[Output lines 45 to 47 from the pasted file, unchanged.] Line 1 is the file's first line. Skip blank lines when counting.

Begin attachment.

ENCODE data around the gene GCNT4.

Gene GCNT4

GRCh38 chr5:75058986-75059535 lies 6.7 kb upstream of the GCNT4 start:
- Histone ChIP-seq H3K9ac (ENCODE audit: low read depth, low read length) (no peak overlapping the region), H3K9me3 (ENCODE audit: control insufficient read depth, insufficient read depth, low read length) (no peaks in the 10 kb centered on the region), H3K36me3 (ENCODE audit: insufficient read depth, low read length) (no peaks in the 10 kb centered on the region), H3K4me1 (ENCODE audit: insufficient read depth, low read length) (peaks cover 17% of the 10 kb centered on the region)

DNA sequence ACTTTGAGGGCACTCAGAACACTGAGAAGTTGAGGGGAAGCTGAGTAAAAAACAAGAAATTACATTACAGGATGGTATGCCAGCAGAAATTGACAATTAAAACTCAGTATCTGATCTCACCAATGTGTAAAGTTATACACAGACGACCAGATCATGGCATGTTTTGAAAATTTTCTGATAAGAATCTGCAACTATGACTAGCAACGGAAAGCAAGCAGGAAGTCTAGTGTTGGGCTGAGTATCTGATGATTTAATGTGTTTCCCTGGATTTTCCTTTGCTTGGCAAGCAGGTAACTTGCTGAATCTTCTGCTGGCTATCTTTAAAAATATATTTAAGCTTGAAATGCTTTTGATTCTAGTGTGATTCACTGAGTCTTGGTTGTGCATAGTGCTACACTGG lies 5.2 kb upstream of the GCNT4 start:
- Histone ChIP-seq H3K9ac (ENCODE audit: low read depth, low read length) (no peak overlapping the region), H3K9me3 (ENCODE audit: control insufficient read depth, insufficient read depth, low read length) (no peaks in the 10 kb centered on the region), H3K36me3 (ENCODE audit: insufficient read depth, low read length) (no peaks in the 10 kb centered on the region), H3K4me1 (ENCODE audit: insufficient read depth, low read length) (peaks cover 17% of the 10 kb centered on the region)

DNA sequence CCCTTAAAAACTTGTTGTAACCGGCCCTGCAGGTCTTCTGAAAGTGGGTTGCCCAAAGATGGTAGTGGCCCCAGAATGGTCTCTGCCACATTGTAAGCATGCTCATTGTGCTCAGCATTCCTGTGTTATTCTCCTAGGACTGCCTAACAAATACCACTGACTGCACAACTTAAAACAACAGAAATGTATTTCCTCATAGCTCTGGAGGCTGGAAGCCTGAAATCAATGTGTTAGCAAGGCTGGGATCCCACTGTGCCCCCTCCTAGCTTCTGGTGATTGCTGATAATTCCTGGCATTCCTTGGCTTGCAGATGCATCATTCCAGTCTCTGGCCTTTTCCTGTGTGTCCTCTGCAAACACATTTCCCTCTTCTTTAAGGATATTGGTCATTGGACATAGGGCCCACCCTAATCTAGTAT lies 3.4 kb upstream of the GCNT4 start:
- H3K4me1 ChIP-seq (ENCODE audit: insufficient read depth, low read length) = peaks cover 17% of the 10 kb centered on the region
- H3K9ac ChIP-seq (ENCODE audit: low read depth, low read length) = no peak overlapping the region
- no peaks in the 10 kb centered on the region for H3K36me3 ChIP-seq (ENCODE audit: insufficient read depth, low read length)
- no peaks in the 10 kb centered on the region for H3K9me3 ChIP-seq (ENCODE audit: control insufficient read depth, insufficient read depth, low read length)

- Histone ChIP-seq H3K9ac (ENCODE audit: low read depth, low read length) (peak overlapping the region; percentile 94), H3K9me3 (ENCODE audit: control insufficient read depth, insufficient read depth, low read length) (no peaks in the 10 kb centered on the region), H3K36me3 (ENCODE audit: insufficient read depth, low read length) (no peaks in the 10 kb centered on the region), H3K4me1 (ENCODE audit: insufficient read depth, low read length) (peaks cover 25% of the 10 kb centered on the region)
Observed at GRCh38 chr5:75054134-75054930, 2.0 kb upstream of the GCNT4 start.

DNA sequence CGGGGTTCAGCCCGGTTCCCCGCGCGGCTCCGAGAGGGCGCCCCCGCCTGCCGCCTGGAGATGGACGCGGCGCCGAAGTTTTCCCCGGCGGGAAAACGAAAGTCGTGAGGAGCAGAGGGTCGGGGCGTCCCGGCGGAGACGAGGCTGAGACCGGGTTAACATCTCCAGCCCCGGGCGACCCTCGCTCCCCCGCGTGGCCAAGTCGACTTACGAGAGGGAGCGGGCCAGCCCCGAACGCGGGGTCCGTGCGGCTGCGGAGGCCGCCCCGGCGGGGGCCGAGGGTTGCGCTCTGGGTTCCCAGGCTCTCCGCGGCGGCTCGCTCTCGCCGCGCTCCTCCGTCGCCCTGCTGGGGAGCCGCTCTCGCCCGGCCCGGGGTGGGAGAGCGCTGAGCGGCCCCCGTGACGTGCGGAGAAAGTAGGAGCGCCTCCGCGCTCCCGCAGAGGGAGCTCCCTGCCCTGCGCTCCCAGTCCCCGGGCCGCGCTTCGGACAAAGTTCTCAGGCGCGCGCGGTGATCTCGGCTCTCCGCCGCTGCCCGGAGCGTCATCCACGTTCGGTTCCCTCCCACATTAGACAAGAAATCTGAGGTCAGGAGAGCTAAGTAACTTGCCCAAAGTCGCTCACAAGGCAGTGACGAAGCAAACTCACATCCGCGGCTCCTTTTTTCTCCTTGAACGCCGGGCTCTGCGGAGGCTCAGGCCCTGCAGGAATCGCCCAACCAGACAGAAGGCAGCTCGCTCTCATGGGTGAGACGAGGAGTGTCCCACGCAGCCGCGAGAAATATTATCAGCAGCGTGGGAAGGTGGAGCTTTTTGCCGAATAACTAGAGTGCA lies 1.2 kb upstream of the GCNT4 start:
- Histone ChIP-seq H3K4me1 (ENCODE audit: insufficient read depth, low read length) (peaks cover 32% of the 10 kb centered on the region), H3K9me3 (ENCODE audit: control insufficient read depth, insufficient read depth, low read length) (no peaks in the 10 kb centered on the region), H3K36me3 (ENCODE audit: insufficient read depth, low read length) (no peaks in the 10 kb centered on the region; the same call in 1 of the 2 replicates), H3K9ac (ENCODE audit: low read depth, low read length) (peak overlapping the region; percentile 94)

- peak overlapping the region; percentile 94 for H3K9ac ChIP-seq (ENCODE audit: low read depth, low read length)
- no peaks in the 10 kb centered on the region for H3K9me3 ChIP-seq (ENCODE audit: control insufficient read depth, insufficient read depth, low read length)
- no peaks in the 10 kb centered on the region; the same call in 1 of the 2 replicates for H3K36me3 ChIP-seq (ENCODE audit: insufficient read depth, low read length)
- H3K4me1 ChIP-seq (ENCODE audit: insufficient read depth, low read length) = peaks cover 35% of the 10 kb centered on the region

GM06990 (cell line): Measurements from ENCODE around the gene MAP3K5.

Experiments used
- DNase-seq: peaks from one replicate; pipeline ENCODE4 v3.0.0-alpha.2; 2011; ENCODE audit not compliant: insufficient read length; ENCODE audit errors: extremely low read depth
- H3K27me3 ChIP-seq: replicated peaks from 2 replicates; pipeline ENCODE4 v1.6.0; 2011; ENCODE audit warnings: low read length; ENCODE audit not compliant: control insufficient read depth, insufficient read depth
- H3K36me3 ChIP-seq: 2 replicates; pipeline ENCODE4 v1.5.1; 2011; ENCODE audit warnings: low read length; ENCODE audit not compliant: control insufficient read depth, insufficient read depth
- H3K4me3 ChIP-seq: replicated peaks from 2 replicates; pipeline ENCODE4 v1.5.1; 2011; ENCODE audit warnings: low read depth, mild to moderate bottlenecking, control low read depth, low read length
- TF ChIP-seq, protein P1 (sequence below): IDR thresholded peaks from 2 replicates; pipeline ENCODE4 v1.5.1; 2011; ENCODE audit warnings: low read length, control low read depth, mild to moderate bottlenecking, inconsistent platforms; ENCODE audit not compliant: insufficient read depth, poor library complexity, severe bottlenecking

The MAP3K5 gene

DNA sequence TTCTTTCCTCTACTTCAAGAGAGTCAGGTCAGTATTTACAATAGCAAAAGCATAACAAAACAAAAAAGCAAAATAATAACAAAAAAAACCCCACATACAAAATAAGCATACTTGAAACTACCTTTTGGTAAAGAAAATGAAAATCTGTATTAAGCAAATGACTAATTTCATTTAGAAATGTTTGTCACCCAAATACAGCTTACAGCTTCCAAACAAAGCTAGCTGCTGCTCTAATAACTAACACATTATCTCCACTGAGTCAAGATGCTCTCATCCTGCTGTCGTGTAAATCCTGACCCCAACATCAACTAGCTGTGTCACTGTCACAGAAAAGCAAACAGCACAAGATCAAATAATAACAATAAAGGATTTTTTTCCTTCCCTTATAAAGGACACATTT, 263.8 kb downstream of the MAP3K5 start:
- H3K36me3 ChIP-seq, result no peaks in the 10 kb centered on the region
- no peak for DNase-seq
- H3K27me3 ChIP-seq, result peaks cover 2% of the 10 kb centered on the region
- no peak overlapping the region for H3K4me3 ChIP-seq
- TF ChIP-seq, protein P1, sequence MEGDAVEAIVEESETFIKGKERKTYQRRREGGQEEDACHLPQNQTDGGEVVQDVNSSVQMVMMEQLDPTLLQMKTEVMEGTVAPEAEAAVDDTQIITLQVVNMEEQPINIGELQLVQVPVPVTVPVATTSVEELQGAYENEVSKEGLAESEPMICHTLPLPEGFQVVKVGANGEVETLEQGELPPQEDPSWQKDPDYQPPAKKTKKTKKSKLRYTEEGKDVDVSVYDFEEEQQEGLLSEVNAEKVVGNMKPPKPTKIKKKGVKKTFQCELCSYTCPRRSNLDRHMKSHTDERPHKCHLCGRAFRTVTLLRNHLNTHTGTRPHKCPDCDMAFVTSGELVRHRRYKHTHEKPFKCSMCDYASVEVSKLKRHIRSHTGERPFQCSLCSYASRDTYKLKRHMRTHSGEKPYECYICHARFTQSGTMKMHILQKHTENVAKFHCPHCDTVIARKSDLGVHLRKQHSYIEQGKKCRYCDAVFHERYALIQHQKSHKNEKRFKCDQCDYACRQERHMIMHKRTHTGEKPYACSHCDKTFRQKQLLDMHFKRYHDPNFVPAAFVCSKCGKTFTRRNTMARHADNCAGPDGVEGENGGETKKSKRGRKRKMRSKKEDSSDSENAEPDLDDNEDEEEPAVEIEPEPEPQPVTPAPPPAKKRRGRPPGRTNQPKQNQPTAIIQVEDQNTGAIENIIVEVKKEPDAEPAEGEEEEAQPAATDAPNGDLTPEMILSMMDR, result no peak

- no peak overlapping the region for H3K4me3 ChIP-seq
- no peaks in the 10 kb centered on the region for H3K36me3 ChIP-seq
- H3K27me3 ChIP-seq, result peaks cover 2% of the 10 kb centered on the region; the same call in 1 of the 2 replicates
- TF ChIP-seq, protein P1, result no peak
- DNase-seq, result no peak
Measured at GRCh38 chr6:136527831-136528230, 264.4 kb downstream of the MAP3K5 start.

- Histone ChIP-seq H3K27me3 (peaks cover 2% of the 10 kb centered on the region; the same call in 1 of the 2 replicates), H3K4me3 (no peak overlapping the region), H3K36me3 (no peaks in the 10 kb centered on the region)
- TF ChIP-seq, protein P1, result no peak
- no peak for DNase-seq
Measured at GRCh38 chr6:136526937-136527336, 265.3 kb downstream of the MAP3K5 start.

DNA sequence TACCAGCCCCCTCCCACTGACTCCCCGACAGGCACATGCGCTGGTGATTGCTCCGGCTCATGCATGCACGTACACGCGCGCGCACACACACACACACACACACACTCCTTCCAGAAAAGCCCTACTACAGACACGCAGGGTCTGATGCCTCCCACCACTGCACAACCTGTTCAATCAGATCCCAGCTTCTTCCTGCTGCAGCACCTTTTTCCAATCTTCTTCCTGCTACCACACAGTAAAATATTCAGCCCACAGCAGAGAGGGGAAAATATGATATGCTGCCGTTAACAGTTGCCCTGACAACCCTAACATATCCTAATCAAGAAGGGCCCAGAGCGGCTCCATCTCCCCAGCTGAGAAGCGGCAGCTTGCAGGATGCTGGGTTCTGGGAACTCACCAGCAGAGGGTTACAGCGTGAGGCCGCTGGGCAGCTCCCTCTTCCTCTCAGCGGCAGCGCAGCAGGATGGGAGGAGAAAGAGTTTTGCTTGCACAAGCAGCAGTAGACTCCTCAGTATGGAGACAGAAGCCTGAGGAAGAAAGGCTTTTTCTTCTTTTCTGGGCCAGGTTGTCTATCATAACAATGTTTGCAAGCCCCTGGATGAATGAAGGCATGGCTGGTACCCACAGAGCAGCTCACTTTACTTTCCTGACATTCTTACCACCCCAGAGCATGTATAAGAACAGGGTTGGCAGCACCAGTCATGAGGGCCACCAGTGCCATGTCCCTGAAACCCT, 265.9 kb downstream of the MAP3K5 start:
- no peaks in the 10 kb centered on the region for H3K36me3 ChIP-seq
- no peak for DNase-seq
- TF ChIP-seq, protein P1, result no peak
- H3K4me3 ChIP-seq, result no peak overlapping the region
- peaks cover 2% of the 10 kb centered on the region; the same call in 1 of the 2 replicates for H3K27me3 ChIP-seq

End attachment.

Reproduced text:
- no peaks in the 10 kb centered on the region for H3K36me3 ChIP-seq
- no peak for DNase-seq
- TF ChIP-seq, protein P1, result no peak